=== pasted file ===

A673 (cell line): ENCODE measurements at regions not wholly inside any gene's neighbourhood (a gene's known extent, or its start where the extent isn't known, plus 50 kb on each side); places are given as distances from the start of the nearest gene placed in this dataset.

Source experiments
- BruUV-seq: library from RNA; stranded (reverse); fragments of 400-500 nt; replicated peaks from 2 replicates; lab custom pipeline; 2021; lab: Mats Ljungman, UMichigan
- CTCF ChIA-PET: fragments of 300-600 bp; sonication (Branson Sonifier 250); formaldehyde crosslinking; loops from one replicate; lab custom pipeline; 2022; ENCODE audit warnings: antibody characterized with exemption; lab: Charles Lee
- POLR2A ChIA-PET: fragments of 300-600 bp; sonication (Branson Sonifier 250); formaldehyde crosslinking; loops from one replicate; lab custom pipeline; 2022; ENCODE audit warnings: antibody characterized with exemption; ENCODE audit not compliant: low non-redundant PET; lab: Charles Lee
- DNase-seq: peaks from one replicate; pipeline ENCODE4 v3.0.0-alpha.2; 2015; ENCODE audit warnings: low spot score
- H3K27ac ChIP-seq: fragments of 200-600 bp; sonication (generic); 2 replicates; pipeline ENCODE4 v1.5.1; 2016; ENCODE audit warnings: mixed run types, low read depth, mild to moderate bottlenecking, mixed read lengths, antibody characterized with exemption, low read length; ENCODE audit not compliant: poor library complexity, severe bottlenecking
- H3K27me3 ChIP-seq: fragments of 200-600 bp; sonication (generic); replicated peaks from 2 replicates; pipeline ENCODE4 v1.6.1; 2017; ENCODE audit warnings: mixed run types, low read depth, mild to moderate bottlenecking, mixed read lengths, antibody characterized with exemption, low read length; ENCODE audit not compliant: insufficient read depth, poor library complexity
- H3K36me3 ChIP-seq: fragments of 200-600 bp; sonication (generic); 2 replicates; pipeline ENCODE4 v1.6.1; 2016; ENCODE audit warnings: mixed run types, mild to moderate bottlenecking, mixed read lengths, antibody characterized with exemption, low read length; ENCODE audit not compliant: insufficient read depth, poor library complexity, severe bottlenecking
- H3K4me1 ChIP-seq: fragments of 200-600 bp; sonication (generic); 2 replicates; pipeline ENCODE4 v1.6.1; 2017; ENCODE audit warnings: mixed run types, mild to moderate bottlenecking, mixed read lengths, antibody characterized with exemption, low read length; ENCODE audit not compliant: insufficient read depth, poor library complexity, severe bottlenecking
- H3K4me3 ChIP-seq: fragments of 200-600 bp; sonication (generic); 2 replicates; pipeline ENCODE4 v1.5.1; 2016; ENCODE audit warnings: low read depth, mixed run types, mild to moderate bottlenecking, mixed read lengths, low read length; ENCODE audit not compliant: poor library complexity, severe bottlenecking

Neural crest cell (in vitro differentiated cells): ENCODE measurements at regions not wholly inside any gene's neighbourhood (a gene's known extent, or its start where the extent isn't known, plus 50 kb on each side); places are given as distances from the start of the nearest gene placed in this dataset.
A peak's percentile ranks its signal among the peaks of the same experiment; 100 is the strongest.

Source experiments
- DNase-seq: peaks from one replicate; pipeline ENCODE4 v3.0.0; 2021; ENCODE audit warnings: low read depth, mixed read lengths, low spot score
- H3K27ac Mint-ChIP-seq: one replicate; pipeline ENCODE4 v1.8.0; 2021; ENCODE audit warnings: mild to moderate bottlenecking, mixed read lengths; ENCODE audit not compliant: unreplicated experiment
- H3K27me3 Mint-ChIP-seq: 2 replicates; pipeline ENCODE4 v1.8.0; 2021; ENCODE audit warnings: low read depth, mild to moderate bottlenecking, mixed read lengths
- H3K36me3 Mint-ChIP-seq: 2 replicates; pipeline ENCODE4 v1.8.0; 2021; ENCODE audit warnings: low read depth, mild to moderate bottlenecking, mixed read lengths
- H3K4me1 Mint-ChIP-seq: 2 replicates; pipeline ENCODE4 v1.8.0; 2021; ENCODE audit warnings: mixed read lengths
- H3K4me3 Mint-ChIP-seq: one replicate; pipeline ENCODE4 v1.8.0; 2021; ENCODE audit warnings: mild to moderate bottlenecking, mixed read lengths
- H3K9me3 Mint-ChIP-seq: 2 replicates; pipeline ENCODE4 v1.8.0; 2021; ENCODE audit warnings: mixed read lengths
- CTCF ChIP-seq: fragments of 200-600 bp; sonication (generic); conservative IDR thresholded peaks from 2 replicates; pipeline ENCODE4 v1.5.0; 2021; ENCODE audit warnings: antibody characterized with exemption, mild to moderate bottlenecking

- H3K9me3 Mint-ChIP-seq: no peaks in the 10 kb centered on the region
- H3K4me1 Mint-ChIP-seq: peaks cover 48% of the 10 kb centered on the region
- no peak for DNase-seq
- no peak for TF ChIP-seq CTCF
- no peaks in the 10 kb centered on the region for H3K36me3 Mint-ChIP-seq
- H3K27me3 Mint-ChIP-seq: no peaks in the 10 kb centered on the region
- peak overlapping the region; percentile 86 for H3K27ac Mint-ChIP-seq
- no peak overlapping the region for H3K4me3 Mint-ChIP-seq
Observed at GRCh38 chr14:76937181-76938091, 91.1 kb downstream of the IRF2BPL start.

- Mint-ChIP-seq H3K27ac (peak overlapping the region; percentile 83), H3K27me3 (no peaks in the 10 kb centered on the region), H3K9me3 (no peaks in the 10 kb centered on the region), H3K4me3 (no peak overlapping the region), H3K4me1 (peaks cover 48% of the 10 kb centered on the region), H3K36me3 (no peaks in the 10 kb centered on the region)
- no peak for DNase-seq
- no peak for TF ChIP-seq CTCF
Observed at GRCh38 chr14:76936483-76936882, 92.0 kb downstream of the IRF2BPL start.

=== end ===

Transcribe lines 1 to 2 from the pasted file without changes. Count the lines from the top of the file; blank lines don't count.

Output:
A673 (cell line): ENCODE measurements at regions not wholly inside any gene's neighbourhood (a gene's known extent, or its start where the extent isn't known, plus 50 kb on each side); places are given as distances from the start of the nearest gene placed in this dataset.

Source experiments